In the 1996 season this race will long live in the memory of any Formula 1 or Motorsport enthusiast. Williams prior to the event had dominated, taking 5 wins from 5 with eventual 1996 world champion Damon Hill taking four of them. Michael Schumacher & Ferrari were hot on the heels of the British based team though, he took pole for the Grand Prix. Various teams were struggling over the weekend in particular Ligier, the team were suffering with misfiring issues with the Mugen Honda engine they ran, a resulting in a poor qualifying session for Olivier Panis & team mate Pedro Diniz.
In the 90’s prior to the race like MotoGP still has, Formula 1 had a warm-up session, Olivier Panis in the session looked very strong, in fact the Ligier was quickest with teams making adjustments throughout the session as they know the bad weather was on its way. Drivers had issues though in the weather, the likes of Mika Hakkinen crashing, Forti-Ford driver Andrea Montermini did serious damage which actually prevented him from taking part in the race.
The track was wet, and drivers managed to get an understanding of the track, so on the grid they lined up. Jos Verstappen in the Footwork took a major risk starting on slicks, even though track was far from it. It was a clean get away at the front with Damon Hill jumping pole sitter Schumacher, but looking further down the field with Verstappen being on the slicks a first corner incident was inevitable. We lost him and the Minardi’s at Ste Devote, the first corner of the Monaco track. To look at what an idiotic choice that was, no other driver chose to run the slicks until lap 26.
The next driver to hit the wall was a surprise, renowned as the ‘rain miester’ Michael Schumacher was pushing hard to make amends for a poor start but he hit the wall coming out of the hairpin. This was a very uncharacteristic mistake of the German, this error then gave Hill control of the race. Further incidents and mechanical issues ensued, such as Rubens Barrichello also crashing on lap 1 and Pedro Diniz retiring with transmission problems, only 13 of the 21 starters running after 5 laps of the 78 lap race.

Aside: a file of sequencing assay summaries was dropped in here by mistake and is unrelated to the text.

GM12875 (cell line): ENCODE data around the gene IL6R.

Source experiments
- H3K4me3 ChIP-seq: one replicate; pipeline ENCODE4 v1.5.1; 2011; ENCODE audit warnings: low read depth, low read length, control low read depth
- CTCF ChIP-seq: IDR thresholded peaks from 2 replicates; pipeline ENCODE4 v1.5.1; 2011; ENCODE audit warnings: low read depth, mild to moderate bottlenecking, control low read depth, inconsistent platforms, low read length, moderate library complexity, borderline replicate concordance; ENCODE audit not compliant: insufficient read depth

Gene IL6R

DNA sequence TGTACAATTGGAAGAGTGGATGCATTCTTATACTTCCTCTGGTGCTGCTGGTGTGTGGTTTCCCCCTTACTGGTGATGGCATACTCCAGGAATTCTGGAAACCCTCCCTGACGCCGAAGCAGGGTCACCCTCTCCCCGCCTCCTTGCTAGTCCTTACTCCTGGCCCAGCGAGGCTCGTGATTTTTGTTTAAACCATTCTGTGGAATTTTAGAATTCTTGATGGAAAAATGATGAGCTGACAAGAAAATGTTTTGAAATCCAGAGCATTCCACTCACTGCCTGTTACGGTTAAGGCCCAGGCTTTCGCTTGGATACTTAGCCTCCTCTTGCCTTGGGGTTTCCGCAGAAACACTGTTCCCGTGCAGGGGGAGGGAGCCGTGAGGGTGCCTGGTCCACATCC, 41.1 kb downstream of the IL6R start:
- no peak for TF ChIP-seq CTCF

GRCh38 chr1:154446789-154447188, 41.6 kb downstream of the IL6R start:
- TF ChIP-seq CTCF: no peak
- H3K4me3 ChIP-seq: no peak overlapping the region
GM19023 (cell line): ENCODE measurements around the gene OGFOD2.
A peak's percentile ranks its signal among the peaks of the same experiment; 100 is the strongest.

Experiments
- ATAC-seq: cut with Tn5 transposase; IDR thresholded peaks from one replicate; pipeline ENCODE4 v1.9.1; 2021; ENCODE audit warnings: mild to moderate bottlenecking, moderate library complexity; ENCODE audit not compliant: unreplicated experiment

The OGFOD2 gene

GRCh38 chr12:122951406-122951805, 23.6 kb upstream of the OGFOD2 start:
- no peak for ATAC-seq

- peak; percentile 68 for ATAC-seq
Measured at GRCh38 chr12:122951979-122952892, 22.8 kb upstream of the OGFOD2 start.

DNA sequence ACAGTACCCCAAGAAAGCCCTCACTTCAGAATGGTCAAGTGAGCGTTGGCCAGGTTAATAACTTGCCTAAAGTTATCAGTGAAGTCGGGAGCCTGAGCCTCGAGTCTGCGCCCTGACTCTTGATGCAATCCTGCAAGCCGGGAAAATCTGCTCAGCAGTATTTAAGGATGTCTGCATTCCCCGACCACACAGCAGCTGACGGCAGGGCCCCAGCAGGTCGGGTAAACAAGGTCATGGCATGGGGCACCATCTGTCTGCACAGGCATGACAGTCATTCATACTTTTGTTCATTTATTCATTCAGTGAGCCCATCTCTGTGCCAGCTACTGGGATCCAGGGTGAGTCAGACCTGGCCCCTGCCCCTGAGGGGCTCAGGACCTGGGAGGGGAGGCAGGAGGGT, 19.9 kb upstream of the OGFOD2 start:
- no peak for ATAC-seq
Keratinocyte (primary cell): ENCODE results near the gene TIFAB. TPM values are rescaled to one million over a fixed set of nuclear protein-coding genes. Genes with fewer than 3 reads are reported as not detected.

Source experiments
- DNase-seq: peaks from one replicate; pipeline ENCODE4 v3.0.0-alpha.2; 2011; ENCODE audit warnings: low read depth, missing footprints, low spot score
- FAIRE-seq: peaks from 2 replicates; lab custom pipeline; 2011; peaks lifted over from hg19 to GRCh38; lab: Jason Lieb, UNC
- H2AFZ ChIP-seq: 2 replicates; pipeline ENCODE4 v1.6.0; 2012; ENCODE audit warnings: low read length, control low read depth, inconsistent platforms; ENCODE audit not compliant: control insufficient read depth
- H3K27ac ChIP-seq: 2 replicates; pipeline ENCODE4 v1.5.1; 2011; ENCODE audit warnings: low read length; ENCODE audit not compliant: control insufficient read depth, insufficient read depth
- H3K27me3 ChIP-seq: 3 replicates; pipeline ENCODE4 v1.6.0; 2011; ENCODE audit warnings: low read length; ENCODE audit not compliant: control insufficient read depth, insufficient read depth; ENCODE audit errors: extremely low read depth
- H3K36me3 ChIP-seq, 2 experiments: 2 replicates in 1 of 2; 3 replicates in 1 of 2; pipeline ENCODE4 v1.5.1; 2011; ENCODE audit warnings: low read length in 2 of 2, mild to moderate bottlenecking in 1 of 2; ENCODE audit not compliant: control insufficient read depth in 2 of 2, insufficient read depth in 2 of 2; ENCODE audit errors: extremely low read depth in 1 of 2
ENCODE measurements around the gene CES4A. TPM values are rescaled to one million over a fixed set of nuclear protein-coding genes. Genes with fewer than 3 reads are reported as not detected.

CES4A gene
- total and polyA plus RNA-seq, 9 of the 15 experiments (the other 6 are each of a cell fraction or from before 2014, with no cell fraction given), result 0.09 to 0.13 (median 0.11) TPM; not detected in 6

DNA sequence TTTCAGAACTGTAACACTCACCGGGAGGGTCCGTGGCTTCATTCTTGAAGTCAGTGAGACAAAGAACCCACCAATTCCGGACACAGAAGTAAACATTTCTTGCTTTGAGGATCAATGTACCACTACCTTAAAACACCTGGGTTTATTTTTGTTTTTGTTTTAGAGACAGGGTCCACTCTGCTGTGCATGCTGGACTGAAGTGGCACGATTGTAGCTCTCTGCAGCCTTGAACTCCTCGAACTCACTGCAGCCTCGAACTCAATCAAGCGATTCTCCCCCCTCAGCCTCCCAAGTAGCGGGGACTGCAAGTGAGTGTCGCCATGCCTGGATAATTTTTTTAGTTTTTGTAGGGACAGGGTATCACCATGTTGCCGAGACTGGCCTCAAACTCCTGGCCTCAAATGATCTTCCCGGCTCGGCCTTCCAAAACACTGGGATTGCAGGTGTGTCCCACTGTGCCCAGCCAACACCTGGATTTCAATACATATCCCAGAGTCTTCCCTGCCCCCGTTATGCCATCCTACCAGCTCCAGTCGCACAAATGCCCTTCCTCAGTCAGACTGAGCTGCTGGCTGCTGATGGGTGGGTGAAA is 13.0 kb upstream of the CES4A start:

A gap was forming across the field, due to the horrible conditions, bigger gaps than normal. Eddie Irvine was holding a few cars up struggling in the overcast weather. Hill was in total control, the race settled down for 20 minutes with rhythms beginning to form. The track then dried, and Hill only briefly lost the lead on lap 30 to Jean Alesi after switching to slicks as Alesi decided to go later before making the switch. Another notable development was that Olivier Panis and other drivers managed to overtake the slow Irvine on track, something of rarity at Monaco.
Hill on lap 40 had a whopping 30 second gap to second placed Alesi in the Benneton, who was having a quiet race amongst the drama that had been taking place around him. Hill looked like he was going to make it 6 from 6 for Williams and continue their dominance but then…. Out of the tunnel a cloud of smoke followed the Williams driver’s car, an oil pump failure had happened. This then promoted Jean Alesi into the lead in the Benetton, well known for his win in 1995 at Canada in a Ferrari. He continued to lead for the next 20 laps seeking a second win, but then even further mechanical issues and it was the Frenchman’s suspension. This ruined Alesi’s hopes and no chances followed, therefore his only win being in 1995 at Canada.
Although! Great news for France, fellow countryman Panis took the lead after this retirement, who started 14th. He led David Coulthard in his first season for Mclaren by around 5 seconds and it looked like a battle could ensue. Eddie Irvine capped an awful race for himself and an eventful race by spinning and coming back on track was hit by Finn Mika Salo, in turn hit by fellow Finn Mika Hakkinen.
We were down to four running! The race wasn’t going to be completed as the two hour time limit was going to come into play. Heinz Harald Frentzen decided to enter the pits as he was a lap down but was officially classified along with Salo and Hakkinen. This left only three drivers to see the chequered flag. Olivier Panis winning his one and only race, with Ligier’s first in fifteen seasons. British duo David Coulthard and Johnny Herbert completed the podium in their Mclaren and Benetton cars. Coulthard had pre-race drama of his own, his iconic Scottish helmet was steaming up making it impossible to drive, he ended up borrowing Michael Schumacher’s spare!
Monaco 1996 holds the record for the least amount of cars to see the chequered flag of three, and most retirements in terms of percentage of the field at 85%. Truly a race to remember, which can be noted as one the best races ever. Raw pace wasn’t the factor this time like it normally is, Monaco 1996 was more about pinch of luck with reliability, and keeping your car in control amongst the barriers of Monaco.
16 May 2017